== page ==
Guide to The Trastevere Neighborhood, Rome: Things To Do + Places To Eat!

Guide to The Trastevere Neighborhood, Rome: Things To Do +
Places To Eat!

One of the most common questions we get asked about visiting Rome is; where do I stay? The answer is always the Trastevere neighborhood! It was once a hidden gem but is now turning a lot of heads because there are so many things to do in Trastevere and places to explore.

This quaint, vibrant neighborhood is located just South of the Vatican City and across the river from the Colosseum and is the ancient working-class district. It’s known for being quieter and cheaper than the other neighborhoods in central Rome, but still being close to the action.

savannah walking under vine draped roadTrastervere

It was by far our favorite neighborhood in Rome and we are so glad we decided to unpack our suitcase there. 

While it’s a great base for exploring all the top sites and attractions in Rome, it’s also a neighborhood that’s worth exploring. 

In this guide, I’ve shared some of our favorite attractions in Trastevere as well as our favorite places to eat, where to stay, how to get around, and tips for visiting, so you can plan your visit to this exciting neighborhood with ease!

Why Is Trastevere Famous? caz and the girls walking down rome street with colorful buildingsTrastevere

Trastevere is the former working-class district of Rome and is where you will find a vibrant, bohemian atmosphere.

It’s famous for its quaint, narrow cobbled streets, Renaissance architecture and medieval houses, and bustling atmosphere. It has a more local vibe, allowing you to feel the beat of Italian life more intimately, and it’s also a well-known district for backpackers looking for cheaper accommodation.

In the daytime, Trastevere is quiet, idyllic, and somewhat romantic. At night, the bars come alive with live music, DJs, and laughing, smiling people – locals and tourists alike – bringing the quiet streets to life.

people sitting outside bar in trastervere

Since it’s located across the Tiber River, it’s much cheaper than other neighborhoods in Rome, and less crowded too, making it an ideal choice for travelers wanting to stay close to the action but without being directly in it.

It’s where we found espressos for less than €1, wines for €2.50, street performers and music in the squares and on the streets, and a generally electrifying atmosphere.

Things To Do In Trastevere 1. Walk Down The Side Streets caz and savannah walking down cobblestone street of Trastevere romeEvery side street has something to discover

I love strolling down the back streets of the Trastevere district in Rome. It’s like walking through the pages of a storybook.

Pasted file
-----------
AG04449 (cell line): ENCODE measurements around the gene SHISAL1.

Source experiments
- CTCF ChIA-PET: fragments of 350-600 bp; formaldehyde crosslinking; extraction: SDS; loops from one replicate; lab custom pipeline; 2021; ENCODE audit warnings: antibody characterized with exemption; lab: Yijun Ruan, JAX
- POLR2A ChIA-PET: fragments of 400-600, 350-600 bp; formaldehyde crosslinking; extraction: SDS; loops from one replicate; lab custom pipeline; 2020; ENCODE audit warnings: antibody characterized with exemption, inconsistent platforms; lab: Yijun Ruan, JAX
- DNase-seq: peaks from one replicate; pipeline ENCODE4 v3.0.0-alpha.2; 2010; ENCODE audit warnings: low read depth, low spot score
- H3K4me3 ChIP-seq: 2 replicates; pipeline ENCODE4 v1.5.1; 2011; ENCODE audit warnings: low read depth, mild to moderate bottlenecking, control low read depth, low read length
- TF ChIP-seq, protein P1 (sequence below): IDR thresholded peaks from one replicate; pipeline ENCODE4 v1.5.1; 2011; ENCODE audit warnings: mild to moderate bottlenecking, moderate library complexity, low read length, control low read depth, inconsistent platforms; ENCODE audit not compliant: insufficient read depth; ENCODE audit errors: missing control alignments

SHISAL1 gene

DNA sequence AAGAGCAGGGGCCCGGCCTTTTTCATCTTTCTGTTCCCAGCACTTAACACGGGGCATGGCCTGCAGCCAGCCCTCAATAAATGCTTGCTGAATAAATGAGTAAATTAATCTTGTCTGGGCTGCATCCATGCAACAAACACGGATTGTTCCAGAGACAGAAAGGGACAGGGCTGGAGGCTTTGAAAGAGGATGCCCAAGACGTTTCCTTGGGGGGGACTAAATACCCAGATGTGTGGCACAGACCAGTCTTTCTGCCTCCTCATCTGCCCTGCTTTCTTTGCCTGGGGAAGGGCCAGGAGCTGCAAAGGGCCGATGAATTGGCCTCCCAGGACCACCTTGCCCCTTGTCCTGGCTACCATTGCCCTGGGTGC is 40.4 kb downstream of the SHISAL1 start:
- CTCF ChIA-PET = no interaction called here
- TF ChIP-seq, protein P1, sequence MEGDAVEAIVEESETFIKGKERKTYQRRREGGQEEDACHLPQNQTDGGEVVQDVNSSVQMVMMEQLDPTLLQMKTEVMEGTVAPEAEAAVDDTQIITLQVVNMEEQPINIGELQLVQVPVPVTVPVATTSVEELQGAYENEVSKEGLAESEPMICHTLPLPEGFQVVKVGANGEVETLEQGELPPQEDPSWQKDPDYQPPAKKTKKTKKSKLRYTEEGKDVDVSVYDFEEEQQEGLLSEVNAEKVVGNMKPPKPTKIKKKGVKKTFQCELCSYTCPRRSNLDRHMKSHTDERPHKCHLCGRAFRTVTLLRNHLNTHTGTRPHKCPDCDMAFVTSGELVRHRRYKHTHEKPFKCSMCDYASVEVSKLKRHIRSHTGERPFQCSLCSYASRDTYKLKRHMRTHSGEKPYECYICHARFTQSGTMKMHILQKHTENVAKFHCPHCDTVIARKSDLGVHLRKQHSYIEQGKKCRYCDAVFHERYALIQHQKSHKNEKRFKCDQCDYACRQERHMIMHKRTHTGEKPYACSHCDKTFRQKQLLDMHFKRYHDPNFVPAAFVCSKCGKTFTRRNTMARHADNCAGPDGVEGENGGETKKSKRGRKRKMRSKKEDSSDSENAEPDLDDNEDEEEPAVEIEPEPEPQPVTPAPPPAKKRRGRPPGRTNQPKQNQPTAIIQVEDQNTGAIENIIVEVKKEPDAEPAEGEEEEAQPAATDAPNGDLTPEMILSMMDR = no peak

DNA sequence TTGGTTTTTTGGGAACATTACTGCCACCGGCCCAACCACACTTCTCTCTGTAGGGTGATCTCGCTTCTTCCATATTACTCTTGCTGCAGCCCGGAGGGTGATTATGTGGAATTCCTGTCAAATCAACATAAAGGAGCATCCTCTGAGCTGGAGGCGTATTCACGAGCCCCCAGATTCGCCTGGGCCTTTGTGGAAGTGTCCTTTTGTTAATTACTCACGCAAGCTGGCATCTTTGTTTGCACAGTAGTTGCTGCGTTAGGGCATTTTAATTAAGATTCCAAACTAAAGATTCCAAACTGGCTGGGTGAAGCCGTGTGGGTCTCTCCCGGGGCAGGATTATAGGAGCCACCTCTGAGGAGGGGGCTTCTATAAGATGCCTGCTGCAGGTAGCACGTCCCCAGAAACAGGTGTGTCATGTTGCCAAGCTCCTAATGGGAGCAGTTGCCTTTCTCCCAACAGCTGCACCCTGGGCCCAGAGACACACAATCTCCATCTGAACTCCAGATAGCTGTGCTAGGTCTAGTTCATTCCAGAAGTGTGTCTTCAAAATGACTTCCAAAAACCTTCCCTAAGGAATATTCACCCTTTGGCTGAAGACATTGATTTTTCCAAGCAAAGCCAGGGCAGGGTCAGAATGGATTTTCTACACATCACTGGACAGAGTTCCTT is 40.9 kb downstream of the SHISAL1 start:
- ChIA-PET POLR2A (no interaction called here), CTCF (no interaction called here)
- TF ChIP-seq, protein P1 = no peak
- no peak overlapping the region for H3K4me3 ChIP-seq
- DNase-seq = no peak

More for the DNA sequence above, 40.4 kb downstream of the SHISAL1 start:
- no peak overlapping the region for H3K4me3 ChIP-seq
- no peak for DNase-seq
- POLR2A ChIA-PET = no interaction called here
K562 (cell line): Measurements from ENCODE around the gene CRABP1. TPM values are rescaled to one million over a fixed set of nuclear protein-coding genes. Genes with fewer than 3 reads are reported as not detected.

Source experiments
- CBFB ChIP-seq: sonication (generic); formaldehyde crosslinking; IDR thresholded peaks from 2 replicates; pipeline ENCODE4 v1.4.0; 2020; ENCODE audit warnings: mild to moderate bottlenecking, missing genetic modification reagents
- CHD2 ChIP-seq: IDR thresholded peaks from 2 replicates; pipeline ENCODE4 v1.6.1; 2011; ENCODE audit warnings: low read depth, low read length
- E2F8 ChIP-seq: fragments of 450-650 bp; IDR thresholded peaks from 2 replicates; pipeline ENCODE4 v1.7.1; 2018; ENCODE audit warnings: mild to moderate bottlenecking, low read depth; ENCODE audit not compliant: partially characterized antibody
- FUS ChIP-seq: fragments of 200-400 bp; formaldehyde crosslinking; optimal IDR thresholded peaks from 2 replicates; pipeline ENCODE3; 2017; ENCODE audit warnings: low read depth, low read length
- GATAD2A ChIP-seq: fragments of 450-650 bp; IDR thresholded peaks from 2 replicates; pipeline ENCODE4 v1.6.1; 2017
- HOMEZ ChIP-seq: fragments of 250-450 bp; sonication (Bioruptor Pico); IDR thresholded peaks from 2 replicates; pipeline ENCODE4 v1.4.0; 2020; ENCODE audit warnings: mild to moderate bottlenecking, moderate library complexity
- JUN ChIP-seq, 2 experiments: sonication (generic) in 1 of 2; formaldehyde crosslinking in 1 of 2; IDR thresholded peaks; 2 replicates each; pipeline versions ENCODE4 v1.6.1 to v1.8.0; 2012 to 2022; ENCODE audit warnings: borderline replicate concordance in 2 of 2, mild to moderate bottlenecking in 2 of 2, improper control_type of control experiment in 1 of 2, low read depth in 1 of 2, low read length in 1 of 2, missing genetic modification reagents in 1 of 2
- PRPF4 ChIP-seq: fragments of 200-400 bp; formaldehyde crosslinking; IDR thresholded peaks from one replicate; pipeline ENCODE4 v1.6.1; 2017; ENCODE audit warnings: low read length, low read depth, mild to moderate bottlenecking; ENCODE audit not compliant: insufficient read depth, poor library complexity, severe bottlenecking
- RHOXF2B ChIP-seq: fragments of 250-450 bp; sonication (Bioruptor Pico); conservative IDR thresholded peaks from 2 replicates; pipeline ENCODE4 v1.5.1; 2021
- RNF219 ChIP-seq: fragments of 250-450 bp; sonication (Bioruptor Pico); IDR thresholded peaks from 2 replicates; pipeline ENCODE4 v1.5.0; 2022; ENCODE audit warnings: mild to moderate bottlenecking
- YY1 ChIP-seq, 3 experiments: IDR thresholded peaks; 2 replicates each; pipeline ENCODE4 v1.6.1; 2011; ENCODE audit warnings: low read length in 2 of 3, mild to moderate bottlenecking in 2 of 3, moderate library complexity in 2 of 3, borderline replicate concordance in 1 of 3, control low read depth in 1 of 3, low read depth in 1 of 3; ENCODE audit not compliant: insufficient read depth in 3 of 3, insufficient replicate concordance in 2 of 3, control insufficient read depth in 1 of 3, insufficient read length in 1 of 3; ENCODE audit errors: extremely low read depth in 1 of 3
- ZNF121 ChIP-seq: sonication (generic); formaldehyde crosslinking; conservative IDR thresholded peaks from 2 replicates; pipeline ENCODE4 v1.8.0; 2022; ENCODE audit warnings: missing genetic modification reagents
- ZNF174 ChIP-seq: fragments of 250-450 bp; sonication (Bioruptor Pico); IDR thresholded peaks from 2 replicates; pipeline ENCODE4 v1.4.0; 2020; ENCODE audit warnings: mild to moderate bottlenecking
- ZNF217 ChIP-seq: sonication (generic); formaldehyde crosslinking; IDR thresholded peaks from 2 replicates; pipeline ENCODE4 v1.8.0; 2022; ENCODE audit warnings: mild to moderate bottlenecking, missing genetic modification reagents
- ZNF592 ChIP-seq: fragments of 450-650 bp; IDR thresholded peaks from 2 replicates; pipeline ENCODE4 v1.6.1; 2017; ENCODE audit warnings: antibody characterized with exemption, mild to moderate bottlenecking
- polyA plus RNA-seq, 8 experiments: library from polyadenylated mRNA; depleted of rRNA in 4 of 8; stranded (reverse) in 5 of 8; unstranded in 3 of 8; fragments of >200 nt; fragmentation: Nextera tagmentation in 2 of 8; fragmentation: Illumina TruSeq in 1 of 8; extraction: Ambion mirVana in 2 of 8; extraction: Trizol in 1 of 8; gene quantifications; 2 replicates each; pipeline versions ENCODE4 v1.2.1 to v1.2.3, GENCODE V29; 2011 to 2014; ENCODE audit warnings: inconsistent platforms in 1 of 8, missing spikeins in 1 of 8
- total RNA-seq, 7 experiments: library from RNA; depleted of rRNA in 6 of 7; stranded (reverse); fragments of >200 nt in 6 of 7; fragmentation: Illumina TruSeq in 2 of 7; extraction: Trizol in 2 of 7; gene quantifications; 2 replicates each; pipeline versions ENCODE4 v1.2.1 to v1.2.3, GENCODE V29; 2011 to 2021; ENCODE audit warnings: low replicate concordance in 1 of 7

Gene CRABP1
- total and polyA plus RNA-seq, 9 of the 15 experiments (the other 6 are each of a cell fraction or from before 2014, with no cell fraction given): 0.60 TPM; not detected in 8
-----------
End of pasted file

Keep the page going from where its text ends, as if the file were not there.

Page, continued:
The narrow cobblestone alleys are lined with charming, ivy-covered buildings that exude an old-world, romantic charm you won’t find in the bustling tourist areas. 

As you walk down the side streets, you can’t help but notice the delightful aroma of freshly baked bread and the sound of locals chatting in Italian, creating an authentic and vibrant atmosphere.

kalyra posing against graffiti wall with vines draped over it in TrastevereGreat neighborhood for photos

The real magic of Rome is not in its iconic landmarks, but in these back alleys and passageways, where family-run trattorias and gelaterias set up tables outside for the locals to spend their afternoons chatting happily away over an espresso or two. 

This is truly the best way to experience Trastevere. As you walk down the streets, you might stumble upon quaint piazzas tucked away from the main thoroughfares, which are perfect for people-watching from a nearby coffee shop. 

2. Admire the Fountain in Piazzi di Santa Maria  fountain in the middle of piazzi di Santa Maria

One of my favorite piazzas in the Trastevere district is Piazzi di Santa Maria, which is known for its beautiful water fountain in its center. It’s not just any fountain – it’s a stunning masterpiece that’s steeped in history and beauty. 

The Fountain is believed to be the oldest fountain in Rome, thought to have been built in the 8th century, though its exact origin is unknown. The design has changed over the years, but what you see before you today was the work of some of Rome’s finest craftsmen, Donato Bramante, with additions by Gian Lorenzo Bernini and Carlo Fontana.

Many people flock to this fountain in the evening to sit upon its steps and bask in the bustling atmosphere of the square.

3. Check Out The Nightlife live music in the square at trastervere romLive music in Piazzi di Santa Maria

If you’re wondering how to spend an evening in Trastevere, then you’re in luck, as there are so many things to do in Trastevere at night!

When it comes to nightlife in Rome, the Trastevere district is where the party’s at. This lively neighborhood comes alive after dark with a vibrant mix of bars, clubs, and live music venues that cater to every taste. 

While Trastevere has more affordable prices when compared to other districts in Rome, unfortunately, nights out tend to be just as expensive here as anywhere else in the city. 

couple posing out front of Bar San Calistocrowd of people sitting outside Bar San Calisto

One of the most popular bars in Trastevere is Bar San Calisto because the prices of drinks are a lot less than the swanky wine bars you see around the neighborhood. It’s the oldest and most famous bar in the district and has been a popular watering hole for more than half a century.

It’s a no-frills pub where both locals and tourists congregate after the sun goes down. A classic, Roman pub, unpretentious and authentic. What more could you want?